If we add weighting back in, let's say Mary marks a day as free-if-possible(1) and Bob marks a day as free-if-possible(2). When the program can't make the schedule work, it will try again with just Bob's day freed up. Then, if it still couldn't make the schedule work, it would try once more with Mary's day freed up.
posted by grumblebee at 7:17 AM on June 20, 2006

Modelling all these constraints in software would be possible, but doing a good job (ie, doing it in a way that doesn't drive you crazy) would take a fair amount of work.

To extend the paper (acetate) model I mentioned above, you will need to write up a game plan in advance showing scenes, people, and time requirements. Just make it a list, scene by scene, in order. For example:

SceneActorsTimeScheduled forI:1A, B, C, D90 minWed 6:00–7:30 PMI:2A, C, D60 min[pending]
You're trying to schedule start to end, so in Week 1, start picking scenes from the top of the list. and work your way down. You'll probably want to schedule scenes with many actors before scheduling those with few.

Keeping track of each actor's weekly maximum commitment is up to each actor.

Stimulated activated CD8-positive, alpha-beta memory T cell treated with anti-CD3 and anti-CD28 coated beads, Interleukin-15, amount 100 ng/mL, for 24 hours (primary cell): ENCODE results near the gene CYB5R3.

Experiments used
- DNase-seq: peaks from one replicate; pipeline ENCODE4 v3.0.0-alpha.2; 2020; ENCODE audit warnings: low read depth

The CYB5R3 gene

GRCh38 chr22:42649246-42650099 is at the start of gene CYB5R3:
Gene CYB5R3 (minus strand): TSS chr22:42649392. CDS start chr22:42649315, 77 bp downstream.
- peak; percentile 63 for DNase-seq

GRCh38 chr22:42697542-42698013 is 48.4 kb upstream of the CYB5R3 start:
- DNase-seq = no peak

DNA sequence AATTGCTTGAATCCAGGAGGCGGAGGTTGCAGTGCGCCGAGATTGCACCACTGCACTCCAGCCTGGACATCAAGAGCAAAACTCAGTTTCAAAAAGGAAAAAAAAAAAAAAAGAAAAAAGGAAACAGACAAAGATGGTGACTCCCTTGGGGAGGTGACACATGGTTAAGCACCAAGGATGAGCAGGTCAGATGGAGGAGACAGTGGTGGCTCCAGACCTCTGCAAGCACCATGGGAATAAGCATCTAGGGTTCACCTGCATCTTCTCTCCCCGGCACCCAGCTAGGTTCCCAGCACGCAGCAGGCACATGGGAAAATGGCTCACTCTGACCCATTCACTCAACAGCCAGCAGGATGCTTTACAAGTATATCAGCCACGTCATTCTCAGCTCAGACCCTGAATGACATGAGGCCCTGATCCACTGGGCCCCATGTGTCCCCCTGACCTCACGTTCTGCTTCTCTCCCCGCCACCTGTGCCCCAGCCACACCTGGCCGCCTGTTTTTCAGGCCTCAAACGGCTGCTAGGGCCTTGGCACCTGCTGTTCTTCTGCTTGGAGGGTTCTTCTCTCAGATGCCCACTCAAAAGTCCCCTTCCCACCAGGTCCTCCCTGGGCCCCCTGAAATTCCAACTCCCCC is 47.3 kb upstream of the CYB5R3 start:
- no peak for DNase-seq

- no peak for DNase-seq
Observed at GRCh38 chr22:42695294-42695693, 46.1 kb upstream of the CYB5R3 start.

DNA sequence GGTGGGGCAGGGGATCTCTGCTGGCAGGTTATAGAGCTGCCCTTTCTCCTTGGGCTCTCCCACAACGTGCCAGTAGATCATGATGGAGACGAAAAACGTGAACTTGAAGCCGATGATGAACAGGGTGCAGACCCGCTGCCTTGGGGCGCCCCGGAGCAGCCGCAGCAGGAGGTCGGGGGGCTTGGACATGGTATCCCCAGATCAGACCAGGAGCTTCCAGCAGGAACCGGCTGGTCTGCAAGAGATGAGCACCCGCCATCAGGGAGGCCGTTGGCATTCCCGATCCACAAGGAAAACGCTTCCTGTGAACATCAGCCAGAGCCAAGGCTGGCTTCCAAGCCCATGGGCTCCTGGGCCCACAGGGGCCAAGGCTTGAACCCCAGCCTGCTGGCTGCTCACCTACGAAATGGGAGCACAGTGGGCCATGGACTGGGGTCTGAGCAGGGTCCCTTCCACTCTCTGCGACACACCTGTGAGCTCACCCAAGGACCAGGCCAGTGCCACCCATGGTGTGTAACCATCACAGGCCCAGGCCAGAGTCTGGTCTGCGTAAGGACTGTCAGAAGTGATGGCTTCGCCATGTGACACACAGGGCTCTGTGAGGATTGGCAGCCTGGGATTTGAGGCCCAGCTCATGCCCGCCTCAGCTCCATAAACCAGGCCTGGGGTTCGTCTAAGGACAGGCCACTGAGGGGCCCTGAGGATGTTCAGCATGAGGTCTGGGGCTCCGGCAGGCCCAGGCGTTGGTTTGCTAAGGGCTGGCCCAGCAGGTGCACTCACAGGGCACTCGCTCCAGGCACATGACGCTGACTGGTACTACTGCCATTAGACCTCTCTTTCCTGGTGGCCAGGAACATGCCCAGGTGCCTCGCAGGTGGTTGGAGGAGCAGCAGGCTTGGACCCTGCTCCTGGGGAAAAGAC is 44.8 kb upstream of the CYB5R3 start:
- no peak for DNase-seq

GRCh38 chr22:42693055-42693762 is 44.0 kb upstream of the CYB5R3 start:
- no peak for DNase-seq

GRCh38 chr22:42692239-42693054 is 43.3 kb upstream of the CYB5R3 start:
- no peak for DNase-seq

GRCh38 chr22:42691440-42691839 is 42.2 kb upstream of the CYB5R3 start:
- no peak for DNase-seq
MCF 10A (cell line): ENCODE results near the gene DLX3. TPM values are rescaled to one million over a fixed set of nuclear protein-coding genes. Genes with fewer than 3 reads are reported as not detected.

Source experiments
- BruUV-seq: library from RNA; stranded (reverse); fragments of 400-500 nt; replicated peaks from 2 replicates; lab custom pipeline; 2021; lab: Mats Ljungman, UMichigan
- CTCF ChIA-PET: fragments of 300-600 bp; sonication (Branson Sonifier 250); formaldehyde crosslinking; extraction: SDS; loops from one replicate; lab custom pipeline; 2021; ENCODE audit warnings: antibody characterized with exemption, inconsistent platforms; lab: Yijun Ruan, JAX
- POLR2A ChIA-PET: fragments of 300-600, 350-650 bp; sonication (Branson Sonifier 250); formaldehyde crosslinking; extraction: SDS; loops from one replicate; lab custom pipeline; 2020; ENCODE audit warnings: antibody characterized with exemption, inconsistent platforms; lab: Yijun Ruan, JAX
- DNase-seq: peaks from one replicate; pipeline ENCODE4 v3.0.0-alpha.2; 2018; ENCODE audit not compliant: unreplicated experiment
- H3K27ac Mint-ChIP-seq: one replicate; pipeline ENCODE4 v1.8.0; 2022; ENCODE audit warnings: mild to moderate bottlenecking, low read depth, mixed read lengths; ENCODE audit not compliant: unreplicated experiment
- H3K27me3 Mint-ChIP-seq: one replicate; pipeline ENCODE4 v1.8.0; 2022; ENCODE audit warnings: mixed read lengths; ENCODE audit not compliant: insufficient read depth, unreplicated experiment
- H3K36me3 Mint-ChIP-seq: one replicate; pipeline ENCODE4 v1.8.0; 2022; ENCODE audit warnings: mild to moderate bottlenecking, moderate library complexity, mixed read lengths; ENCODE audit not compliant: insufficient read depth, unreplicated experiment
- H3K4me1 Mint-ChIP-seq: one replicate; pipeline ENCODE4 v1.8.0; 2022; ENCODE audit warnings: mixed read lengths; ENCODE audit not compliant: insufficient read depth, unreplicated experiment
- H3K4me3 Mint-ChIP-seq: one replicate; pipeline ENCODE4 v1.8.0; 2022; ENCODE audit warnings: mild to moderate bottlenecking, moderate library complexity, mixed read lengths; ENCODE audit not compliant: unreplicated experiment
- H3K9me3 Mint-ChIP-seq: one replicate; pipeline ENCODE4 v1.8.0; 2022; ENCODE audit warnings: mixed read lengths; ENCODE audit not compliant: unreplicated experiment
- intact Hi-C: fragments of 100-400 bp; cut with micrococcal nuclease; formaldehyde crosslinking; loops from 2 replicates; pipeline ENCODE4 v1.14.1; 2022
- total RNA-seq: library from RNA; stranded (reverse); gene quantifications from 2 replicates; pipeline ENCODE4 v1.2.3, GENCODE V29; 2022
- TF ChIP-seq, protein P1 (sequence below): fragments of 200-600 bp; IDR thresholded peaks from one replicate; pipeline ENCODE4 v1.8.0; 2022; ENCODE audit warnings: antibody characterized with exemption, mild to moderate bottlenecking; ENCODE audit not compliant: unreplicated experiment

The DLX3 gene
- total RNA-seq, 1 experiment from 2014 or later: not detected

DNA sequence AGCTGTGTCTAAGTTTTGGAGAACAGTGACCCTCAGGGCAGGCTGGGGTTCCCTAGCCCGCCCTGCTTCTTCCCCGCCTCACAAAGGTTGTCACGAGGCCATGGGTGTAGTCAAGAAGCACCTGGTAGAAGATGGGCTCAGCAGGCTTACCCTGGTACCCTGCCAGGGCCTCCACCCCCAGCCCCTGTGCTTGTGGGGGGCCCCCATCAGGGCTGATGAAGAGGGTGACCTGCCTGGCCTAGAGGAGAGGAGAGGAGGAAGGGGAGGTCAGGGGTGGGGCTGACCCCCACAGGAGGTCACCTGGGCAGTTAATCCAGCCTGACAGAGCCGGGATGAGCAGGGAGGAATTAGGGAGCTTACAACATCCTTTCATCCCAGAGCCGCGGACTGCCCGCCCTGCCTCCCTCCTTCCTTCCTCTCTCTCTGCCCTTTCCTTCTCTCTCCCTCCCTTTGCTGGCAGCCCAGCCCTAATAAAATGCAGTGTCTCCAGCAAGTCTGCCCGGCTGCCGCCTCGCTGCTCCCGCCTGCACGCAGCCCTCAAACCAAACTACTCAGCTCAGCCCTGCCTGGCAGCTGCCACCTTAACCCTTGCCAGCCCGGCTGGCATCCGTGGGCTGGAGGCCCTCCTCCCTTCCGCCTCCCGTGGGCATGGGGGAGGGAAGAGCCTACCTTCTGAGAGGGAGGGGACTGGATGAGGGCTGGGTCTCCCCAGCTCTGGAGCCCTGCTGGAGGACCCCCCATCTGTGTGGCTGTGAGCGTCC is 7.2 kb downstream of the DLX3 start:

posted by adamrice at 8:04 AM on June 20, 2006

Damn, I made this nice table that looked OK in preview.
posted by adamrice at 8:04 AM on June 20, 2006

Yeah, pretty sure he's joking. It would indeed be trivial for a program to come up with the "best" possible blocks of time, in pretty much the way you describe. Coming up with an approximation of "best" that humans will approve of is the real problem.

Getting a CS student to do this wouldn't be inconceivable, I think. If you look at NYU undergraduates, make sure you get someone who's taken "Basic Algorithms" and "Numerical Computing". (For graduates, "Fundamental Algorithms.")

I think I've got a way to make the acetate thing even easier with scenes, though. I'm struggling to describe it in words, so I'll make a picture...
posted by equalpants at 8:41 AM on June 20, 2006

Lay the actors' schedules out in rows, instead of on top of each other, and lay the scenes on top of that...

(using black and red as described above)

posted by equalpants at 8:59 AM on June 20, 2006

I presume you've already seen the following:

Microsoft Project